Dover, NH, is the site of another women’s history event that I wrote about in my book, Strike: The Bitter Struggle of American Workers from Colonial Times to the Present: “In 1828 the first women millworkers struck on their own in Dover, New Hampshire, to protest new factory rules that included fines for begin late, no talking on the job, mandatory church attendance, and a requirement that workers give two weeks notice before leaving the mill. If they left without giving enough notice, they would be blacklisted. Newspapers from Maine to George reported how several hundred women paraded through Dover with banners and flags. The citizens of Dover were shocked. The mill owners advertised for ‘better behaved women’ to replace the strikers. Faced with losing their jobs, the women returned to work without gaining anything. Their leaders were fired and blacklisted.” (p. 16) There’s a picture of the Sawyer Woolen Mills in Dover, New Hampshire in the early 1800’s on p 17

Women’s History Road Trip

On May 30, my partner and I took off on a women’s history road trip, the most productive ever! Here’s our itinerary with highlights from a few spots, including two fabulous independent bookstores.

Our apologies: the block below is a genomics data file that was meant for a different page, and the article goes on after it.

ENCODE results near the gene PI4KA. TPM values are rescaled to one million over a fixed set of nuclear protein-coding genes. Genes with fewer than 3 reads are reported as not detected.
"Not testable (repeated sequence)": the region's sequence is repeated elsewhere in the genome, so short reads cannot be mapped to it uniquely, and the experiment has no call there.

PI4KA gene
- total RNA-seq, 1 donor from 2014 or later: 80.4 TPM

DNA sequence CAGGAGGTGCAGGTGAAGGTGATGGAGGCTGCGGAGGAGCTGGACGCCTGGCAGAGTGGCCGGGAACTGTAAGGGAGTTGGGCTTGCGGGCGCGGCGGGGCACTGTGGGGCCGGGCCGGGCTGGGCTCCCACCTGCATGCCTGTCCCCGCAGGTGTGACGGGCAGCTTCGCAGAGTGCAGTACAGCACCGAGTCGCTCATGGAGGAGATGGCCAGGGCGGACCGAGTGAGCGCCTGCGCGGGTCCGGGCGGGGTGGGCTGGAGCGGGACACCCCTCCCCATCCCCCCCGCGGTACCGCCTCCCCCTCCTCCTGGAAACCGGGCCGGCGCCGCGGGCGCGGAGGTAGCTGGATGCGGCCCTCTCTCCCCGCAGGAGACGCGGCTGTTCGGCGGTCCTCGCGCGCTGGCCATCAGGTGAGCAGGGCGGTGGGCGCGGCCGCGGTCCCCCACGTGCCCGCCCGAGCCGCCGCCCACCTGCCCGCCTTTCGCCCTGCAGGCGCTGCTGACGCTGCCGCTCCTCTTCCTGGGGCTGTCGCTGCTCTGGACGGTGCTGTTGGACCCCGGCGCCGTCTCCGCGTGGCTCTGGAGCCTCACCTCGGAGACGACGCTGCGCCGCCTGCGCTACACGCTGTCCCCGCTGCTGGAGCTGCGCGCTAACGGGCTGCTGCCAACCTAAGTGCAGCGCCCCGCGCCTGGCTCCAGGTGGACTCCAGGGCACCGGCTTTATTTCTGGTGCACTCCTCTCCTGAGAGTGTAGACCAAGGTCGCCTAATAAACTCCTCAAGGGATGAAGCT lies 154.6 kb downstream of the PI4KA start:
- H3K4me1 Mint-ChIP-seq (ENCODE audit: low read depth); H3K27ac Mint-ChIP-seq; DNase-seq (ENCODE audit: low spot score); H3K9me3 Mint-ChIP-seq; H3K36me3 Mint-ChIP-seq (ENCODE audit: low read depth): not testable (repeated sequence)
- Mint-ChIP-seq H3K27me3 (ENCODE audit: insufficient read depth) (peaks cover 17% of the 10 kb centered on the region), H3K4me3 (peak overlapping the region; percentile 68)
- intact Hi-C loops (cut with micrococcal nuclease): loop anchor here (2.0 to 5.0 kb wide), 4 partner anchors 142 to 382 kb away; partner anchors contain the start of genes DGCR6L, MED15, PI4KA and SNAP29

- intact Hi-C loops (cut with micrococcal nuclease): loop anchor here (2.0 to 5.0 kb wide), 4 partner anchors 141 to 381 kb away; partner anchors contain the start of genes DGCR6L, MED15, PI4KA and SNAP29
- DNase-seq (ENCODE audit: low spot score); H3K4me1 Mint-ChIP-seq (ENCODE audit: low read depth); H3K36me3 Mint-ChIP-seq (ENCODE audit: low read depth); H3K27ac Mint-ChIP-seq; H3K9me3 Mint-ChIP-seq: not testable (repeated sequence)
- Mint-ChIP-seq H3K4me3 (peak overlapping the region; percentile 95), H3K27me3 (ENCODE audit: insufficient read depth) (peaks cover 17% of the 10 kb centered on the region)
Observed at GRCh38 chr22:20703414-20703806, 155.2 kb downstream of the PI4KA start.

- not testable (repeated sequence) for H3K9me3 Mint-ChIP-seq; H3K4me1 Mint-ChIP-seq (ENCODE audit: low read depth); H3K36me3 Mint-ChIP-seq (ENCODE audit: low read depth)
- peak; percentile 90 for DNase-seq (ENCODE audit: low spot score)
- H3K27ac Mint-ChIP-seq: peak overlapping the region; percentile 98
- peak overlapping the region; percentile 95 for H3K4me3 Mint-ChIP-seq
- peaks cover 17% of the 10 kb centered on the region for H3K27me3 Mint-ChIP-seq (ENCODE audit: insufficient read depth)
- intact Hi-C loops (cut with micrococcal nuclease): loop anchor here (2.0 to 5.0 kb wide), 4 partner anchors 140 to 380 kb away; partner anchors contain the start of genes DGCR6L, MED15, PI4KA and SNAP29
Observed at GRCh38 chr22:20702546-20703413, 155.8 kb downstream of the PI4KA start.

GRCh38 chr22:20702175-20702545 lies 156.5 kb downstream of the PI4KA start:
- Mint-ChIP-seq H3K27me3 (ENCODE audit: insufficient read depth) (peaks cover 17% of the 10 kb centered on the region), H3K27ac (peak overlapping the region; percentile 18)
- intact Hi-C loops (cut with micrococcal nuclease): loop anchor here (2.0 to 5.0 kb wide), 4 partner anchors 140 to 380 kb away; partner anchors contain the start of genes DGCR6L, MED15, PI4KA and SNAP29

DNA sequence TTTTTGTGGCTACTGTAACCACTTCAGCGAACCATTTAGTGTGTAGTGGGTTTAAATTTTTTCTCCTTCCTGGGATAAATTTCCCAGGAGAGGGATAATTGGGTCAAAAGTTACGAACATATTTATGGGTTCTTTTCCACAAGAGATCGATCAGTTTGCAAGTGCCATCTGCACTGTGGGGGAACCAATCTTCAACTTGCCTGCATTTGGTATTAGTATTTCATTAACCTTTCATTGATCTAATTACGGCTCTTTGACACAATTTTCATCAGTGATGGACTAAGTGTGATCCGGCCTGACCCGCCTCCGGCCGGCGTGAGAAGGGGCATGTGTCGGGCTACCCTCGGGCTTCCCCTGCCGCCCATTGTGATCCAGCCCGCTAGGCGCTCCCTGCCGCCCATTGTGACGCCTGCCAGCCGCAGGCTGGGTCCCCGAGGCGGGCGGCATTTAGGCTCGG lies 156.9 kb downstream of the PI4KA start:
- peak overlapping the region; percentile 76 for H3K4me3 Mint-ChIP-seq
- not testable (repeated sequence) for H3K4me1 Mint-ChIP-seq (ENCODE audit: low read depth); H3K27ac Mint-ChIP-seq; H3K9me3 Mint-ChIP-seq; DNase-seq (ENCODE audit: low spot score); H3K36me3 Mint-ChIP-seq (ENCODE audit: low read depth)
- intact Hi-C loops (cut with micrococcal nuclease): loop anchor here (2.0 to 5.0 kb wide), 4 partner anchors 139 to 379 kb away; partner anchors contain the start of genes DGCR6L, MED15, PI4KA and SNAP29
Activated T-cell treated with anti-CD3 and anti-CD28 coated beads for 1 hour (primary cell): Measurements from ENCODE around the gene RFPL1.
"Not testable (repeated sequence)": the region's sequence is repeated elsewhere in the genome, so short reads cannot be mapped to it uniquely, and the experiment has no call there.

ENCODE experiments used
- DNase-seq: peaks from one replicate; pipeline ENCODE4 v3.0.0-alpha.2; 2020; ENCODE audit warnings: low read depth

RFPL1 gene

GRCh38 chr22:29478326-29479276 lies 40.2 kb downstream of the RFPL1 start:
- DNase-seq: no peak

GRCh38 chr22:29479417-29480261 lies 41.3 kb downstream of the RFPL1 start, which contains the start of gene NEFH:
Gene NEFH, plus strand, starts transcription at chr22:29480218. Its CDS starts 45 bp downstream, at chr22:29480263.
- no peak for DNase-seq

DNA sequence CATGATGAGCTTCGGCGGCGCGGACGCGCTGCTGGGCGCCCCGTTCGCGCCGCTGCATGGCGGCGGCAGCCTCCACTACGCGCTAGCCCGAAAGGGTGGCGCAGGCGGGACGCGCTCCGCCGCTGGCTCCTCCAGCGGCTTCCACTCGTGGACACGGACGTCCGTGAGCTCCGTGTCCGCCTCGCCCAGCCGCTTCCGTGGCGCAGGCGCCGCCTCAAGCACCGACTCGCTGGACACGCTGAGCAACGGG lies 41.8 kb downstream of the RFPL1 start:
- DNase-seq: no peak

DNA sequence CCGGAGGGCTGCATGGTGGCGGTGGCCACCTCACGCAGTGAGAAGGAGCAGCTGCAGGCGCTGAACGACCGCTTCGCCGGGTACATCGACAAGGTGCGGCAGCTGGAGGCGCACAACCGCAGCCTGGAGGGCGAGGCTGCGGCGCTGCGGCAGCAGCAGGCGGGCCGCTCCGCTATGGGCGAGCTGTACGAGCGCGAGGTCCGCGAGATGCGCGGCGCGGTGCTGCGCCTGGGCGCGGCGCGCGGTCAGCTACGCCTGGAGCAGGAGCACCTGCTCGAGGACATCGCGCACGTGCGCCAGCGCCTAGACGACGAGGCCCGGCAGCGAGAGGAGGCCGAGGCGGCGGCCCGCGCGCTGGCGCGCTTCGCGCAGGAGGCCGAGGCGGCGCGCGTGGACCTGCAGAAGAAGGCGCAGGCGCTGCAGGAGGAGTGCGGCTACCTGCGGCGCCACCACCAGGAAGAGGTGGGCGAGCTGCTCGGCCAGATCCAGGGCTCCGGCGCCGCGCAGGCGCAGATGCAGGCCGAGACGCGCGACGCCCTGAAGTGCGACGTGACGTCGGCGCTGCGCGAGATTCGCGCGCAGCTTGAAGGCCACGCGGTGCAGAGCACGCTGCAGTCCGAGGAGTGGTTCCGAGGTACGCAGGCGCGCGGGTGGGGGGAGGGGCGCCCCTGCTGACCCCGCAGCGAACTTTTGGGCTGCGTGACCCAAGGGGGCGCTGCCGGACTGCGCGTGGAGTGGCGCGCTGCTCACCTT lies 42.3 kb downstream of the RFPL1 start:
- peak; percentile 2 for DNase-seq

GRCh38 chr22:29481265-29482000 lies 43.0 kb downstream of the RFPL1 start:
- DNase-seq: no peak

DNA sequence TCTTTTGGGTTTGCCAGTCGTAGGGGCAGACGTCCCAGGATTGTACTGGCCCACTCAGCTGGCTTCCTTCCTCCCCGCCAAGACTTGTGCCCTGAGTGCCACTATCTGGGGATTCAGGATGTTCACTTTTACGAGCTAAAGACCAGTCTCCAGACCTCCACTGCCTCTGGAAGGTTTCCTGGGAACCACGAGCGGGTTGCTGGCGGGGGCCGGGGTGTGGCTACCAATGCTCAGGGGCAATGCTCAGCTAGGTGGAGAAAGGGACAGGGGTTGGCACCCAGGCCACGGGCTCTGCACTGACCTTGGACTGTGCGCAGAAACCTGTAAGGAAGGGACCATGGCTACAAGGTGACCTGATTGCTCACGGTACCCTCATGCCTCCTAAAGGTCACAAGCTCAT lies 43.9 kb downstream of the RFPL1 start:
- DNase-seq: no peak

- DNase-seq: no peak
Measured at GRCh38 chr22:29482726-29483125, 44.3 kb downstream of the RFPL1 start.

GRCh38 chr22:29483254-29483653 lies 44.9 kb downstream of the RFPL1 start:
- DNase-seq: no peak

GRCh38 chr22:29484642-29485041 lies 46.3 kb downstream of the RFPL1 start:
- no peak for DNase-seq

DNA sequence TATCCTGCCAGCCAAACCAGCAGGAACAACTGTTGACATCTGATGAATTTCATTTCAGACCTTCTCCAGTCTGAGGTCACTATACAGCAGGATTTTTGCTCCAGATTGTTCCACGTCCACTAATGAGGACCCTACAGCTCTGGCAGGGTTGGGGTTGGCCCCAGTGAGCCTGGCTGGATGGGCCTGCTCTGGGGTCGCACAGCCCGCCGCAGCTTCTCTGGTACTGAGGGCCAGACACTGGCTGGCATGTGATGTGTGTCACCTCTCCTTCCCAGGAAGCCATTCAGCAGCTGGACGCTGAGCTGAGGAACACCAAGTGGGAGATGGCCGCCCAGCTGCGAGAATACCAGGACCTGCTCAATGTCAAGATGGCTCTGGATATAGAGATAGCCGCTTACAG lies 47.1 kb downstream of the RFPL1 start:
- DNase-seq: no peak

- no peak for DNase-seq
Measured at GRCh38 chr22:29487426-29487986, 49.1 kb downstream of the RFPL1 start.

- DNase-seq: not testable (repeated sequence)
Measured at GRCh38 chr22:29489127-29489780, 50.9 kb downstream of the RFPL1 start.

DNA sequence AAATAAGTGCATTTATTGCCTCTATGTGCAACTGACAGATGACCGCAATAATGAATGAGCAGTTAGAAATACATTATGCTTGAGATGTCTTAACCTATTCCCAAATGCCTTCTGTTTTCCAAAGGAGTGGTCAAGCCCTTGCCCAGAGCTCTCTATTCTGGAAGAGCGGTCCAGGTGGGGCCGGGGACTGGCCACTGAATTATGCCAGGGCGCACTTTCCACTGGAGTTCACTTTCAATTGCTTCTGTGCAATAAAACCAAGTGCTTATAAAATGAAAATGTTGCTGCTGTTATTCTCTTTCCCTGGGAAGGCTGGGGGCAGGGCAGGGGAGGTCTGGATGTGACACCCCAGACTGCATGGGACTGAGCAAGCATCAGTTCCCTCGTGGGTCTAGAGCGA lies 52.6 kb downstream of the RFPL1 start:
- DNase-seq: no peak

May 30 Route 9W (NJ), cross the Tappan Zee Bridge; Route 684(NY) to Route 7 (MA) to West Stockbridge, MA

May 31 Route 7 (MA) to Route 9 (VT) to Brattleboro, VT Located and Photographed: Stockbridge, MA: Elizabeth “Mumbet” Freeman’s gravestone; Her epitaph reads: ELIZABETH FREEMAN Known by the name of MUMBET died Dec. 28, 1820 Her supposed age was 85 Years She was born a slave and remained a slave for nearly thirty years. She could nei- ther read nor write yet in her own sphere she had no superior nor equal. She nei- ther wasted time nor property. She never violated a trust, nor failed to perform a duty. In every situation of domes- tic trial she was the most effi- cient helper and the tenderest friend. Good mother fare well.

Stockbridge, MA: The Norman Rockwell Museum Rockwell’s iconic painting, “Rosie” for the cover of The Saturday Evening Post, May 29, 1943, is on the cover of my book Rosie the Riveter: Women Working on the Home Front in World War II. The original cover is on display (the painting is in a private collection). Rockwell’s paintings based on Franklin Roosevelt’s speech outline the Four Freedoms are on display. Because my forthcoming book is Thanksgiving: The True Story, I was particularly interested in seeing the one titled: “Freedom from Want.” Rockwell illustrated this freedom by painting the serving of a turkey at a Thanksgiving Day dinner.

Lenox, MA: Edith Wharton’s estate and gardens, “The Mount”